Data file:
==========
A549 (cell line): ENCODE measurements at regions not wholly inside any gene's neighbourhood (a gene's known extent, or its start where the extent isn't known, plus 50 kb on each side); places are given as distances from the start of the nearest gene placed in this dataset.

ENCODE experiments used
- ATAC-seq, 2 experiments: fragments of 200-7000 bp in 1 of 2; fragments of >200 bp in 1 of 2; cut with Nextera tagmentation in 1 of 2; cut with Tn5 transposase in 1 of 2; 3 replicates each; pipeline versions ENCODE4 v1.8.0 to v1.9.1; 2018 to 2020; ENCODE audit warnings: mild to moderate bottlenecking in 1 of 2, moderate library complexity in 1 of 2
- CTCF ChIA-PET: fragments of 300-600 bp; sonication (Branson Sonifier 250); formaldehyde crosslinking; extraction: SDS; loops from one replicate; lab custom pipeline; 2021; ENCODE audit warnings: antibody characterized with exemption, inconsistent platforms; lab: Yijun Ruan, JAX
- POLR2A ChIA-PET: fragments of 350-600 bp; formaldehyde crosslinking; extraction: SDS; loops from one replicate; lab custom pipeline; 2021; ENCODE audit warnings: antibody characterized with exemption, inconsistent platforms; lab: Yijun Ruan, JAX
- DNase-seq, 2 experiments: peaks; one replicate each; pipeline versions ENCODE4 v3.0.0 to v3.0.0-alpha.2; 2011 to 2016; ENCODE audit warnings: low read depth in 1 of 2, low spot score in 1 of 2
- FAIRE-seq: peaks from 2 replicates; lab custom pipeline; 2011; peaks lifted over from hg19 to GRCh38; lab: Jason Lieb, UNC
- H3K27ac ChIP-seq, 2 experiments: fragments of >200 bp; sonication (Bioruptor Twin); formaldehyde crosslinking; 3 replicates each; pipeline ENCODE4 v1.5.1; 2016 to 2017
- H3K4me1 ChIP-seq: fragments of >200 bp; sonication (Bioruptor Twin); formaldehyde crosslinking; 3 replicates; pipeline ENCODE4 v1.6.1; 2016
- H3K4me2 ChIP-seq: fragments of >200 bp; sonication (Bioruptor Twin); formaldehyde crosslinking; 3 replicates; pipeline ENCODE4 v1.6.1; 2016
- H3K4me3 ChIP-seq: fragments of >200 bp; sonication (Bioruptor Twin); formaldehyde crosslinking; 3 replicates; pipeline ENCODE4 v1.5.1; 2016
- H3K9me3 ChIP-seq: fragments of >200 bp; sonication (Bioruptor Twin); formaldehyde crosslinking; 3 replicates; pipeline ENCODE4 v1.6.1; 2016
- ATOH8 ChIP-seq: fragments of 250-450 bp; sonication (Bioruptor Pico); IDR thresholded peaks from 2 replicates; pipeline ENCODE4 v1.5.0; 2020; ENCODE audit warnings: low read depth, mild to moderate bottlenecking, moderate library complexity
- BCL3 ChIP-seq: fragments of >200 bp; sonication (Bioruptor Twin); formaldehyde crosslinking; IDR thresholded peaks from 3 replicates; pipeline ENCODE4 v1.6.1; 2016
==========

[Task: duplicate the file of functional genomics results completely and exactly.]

A549 (cell line): ENCODE measurements at regions not wholly inside any gene's neighbourhood (a gene's known extent, or its start where the extent isn't known, plus 50 kb on each side); places are given as distances from the start of the nearest gene placed in this dataset.

ENCODE experiments used
- ATAC-seq, 2 experiments: fragments of 200-7000 bp in 1 of 2; fragments of >200 bp in 1 of 2; cut with Nextera tagmentation in 1 of 2; cut with Tn5 transposase in 1 of 2; 3 replicates each; pipeline versions ENCODE4 v1.8.0 to v1.9.1; 2018 to 2020; ENCODE audit warnings: mild to moderate bottlenecking in 1 of 2, moderate library complexity in 1 of 2
- CTCF ChIA-PET: fragments of 300-600 bp; sonication (Branson Sonifier 250); formaldehyde crosslinking; extraction: SDS; loops from one replicate; lab custom pipeline; 2021; ENCODE audit warnings: antibody characterized with exemption, inconsistent platforms; lab: Yijun Ruan, JAX
- POLR2A ChIA-PET: fragments of 350-600 bp; formaldehyde crosslinking; extraction: SDS; loops from one replicate; lab custom pipeline; 2021; ENCODE audit warnings: antibody characterized with exemption, inconsistent platforms; lab: Yijun Ruan, JAX
- DNase-seq, 2 experiments: peaks; one replicate each; pipeline versions ENCODE4 v3.0.0 to v3.0.0-alpha.2; 2011 to 2016; ENCODE audit warnings: low read depth in 1 of 2, low spot score in 1 of 2
- FAIRE-seq: peaks from 2 replicates; lab custom pipeline; 2011; peaks lifted over from hg19 to GRCh38; lab: Jason Lieb, UNC
- H3K27ac ChIP-seq, 2 experiments: fragments of >200 bp; sonication (Bioruptor Twin); formaldehyde crosslinking; 3 replicates each; pipeline ENCODE4 v1.5.1; 2016 to 2017
- H3K4me1 ChIP-seq: fragments of >200 bp; sonication (Bioruptor Twin); formaldehyde crosslinking; 3 replicates; pipeline ENCODE4 v1.6.1; 2016
- H3K4me2 ChIP-seq: fragments of >200 bp; sonication (Bioruptor Twin); formaldehyde crosslinking; 3 replicates; pipeline ENCODE4 v1.6.1; 2016
- H3K4me3 ChIP-seq: fragments of >200 bp; sonication (Bioruptor Twin); formaldehyde crosslinking; 3 replicates; pipeline ENCODE4 v1.5.1; 2016
- H3K9me3 ChIP-seq: fragments of >200 bp; sonication (Bioruptor Twin); formaldehyde crosslinking; 3 replicates; pipeline ENCODE4 v1.6.1; 2016
- ATOH8 ChIP-seq: fragments of 250-450 bp; sonication (Bioruptor Pico); IDR thresholded peaks from 2 replicates; pipeline ENCODE4 v1.5.0; 2020; ENCODE audit warnings: low read depth, mild to moderate bottlenecking, moderate library complexity
- BCL3 ChIP-seq: fragments of >200 bp; sonication (Bioruptor Twin); formaldehyde crosslinking; IDR thresholded peaks from 3 replicates; pipeline ENCODE4 v1.6.1; 2016